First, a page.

Dear Readers: Last on my list of essential elements for writing a good story is a descriptive setting. It’s the location, the era, the ether, if you will, of where events take place.  The unique place, time, and mood of my sojourners during the Great Depression would hopefully bring my story to life and make the conflicts seem real. … More Research

Another Exciting Episode

Dear Readers: Until I started creative writing classes, I thought the word sequel referred to the next exciting episode of a mystery thriller, a hit movie, or a serialized comic book. Imagine my surprise when I learned that sequel is the wedge that provides breathing and thinking space between scenes. It knits together the rock em, sock em excitement … More Another Exciting Episode

Dear Departed

Dear Readers: Before I started my writing career, I bumbled along, reading stories and enjoying various points of view. Then I started writing my story and encountered the Point of View Police head-on. Just the list of POVs was an eye-opener: omniscient, first person, third person (limited and unlimited), even one called cinematic. I did realize that switching POVs midstream from one character to … More Dear Departed

The Fourth Part

Dear Readers: I am told that in a well-written story, setting is the fourth essential element. It tells the reader where and when the story takes place and even implies the mood of each scene or sequel. It almost becomes another character. So how do I write accurate settings for a story that unfolded before I was born in places … More The Fourth Part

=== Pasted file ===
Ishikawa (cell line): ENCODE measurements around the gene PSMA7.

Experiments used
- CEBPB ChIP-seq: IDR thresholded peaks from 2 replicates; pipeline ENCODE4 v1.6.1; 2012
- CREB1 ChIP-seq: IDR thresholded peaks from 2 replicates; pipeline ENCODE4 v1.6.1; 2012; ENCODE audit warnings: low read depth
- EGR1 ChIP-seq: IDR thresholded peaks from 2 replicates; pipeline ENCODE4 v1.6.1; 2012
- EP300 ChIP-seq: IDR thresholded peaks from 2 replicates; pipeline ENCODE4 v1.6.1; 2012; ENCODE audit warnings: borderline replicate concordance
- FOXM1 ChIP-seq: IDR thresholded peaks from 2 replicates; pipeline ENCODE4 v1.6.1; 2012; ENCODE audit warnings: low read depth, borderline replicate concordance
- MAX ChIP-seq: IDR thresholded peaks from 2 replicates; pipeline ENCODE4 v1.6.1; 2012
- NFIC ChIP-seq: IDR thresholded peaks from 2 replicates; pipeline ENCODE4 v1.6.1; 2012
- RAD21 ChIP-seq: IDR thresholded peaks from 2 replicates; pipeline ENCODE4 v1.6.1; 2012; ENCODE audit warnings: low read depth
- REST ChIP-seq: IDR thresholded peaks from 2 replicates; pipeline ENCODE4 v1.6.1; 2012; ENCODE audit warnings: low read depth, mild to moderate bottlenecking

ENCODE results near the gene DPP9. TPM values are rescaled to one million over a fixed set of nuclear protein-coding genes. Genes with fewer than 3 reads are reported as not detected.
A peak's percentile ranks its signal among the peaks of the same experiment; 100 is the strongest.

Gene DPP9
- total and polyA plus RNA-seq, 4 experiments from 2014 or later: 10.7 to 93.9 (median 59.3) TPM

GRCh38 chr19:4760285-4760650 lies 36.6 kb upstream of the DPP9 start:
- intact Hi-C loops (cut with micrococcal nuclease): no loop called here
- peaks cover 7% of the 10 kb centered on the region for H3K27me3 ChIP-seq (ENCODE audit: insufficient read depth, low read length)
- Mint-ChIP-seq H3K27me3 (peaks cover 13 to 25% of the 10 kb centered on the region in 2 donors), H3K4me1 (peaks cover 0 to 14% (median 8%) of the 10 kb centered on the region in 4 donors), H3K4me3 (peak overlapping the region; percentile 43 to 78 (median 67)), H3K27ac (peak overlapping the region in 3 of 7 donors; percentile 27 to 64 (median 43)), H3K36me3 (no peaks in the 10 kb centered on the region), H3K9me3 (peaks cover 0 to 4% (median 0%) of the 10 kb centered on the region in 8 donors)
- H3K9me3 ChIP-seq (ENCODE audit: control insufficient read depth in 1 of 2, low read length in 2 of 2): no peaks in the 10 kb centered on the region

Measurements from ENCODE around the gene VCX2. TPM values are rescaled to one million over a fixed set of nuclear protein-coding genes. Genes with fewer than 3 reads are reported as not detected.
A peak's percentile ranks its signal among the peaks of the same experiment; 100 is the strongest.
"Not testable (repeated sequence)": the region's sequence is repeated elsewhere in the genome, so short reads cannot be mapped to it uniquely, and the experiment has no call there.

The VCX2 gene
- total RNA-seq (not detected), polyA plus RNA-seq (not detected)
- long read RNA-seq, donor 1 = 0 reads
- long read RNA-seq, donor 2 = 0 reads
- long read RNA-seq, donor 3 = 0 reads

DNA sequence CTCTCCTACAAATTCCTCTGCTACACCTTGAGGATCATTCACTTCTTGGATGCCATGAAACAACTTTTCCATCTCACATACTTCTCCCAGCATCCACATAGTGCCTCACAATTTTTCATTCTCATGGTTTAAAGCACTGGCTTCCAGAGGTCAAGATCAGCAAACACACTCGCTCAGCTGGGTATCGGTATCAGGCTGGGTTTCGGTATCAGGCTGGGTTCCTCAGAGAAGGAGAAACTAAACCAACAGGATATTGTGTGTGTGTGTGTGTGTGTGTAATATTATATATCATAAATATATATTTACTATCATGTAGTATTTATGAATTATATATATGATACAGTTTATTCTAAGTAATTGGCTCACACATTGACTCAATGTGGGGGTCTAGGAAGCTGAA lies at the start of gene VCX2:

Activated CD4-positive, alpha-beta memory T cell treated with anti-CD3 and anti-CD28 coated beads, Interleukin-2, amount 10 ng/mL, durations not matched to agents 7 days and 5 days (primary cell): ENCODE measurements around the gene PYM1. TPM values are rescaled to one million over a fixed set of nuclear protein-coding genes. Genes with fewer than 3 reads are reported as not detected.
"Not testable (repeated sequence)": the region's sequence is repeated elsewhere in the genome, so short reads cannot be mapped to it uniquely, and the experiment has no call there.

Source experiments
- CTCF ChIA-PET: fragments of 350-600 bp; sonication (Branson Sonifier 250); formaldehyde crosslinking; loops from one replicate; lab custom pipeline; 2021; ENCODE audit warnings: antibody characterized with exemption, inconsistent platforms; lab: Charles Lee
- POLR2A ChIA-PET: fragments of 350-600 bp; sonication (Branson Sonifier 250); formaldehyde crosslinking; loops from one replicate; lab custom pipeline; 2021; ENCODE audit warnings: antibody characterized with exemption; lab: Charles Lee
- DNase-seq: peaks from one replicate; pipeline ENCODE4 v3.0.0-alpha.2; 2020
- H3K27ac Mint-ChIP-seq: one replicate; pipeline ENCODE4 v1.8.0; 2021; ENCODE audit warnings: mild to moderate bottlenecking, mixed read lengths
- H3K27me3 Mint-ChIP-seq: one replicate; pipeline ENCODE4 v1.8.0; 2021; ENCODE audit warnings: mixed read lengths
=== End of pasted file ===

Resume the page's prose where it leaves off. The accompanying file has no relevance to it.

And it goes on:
Third Element

Dear Readers: One of the first things I heard in writing class was there are four things that make a fictional story successful. At the top of the list is clever plotting followed closely by development of fascinating characters, both which can be created following defined formulas. The third element is more elusive. One creative writing teacher called it voice while another described it … More Third Element


Dear Readers: About half way through my first novel-writing class, I realized I’d transformed a boring, real-life story into a pretty wild ride. Now I had what my instructor called The Spine. Next, I needed to add flesh to those bones by throwing in colorful, fictional characters. These people would populate my plot and they’d grab my reader by the eyeballs, not releasing those peepers until we’d … More Sketchy

Pages from the Past

Dear Readers: My real life mother-in-law and fictional heroine died in 2009. Knowing my plan to write her life, the family bequeathed me a box filled with her personal journals, thinking these bound books would be a treasure trove of information about her somewhat murky history. I recalled her hesitant responses to some of my questions. I hoped these books … More Pages from the Past

Fact or Fiction

Dear Readers: Before my real-life heroine mother-in-law died, we spent hours discussing our plan to tell the world her life story. The first challenge: paring down the time frame. The first book couldn’t encompass her life, start to finish, especially because the finish part hadn’t happened at the time. So we agreed to start with the night she decided to … More Fact or Fiction